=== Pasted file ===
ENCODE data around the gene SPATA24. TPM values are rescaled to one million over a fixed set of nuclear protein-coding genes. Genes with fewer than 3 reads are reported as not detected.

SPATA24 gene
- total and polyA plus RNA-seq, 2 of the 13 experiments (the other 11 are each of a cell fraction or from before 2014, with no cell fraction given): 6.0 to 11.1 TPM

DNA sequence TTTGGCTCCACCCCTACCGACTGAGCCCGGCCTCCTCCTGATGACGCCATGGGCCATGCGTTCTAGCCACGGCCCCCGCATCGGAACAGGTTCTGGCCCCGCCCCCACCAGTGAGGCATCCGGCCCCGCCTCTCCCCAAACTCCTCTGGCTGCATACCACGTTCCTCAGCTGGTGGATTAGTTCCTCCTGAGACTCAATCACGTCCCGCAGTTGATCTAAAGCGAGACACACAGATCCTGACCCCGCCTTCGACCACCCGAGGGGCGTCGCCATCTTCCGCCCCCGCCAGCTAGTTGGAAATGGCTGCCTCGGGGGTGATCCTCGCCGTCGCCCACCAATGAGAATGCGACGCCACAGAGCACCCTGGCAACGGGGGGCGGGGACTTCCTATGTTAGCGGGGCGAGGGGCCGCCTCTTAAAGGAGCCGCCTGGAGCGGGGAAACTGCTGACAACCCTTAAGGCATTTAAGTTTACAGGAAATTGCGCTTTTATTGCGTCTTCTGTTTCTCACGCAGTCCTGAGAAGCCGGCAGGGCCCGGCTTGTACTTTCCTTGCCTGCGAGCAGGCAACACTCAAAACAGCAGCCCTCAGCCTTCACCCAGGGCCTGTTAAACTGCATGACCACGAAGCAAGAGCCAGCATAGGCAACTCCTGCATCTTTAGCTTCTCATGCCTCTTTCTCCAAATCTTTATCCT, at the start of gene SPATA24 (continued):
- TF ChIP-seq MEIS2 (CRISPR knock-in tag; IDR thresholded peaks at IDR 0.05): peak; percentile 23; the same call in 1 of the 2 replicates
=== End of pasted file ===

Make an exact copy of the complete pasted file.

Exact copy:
ENCODE data around the gene SPATA24. TPM values are rescaled to one million over a fixed set of nuclear protein-coding genes. Genes with fewer than 3 reads are reported as not detected.

SPATA24 gene
- total and polyA plus RNA-seq, 2 of the 13 experiments (the other 11 are each of a cell fraction or from before 2014, with no cell fraction given): 6.0 to 11.1 TPM

DNA sequence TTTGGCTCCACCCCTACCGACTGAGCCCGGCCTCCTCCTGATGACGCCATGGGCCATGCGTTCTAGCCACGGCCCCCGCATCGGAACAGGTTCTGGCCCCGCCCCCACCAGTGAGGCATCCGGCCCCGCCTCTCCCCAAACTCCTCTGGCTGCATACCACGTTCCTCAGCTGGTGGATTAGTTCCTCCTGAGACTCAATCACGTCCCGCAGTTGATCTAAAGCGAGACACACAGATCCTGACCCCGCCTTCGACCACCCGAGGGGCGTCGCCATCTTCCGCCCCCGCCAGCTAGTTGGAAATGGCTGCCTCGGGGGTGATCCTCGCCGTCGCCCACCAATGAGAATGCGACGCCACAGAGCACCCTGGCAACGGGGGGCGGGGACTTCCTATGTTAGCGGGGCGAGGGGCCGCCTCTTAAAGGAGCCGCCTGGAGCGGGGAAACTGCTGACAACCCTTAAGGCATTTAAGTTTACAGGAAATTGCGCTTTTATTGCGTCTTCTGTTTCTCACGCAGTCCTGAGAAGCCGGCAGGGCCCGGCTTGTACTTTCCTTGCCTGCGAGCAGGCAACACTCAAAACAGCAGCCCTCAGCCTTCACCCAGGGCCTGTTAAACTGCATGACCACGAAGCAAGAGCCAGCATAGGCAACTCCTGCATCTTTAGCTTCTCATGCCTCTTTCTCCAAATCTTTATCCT, at the start of gene SPATA24 (continued):
- TF ChIP-seq MEIS2 (CRISPR knock-in tag; IDR thresholded peaks at IDR 0.05): peak; percentile 23; the same call in 1 of the 2 replicates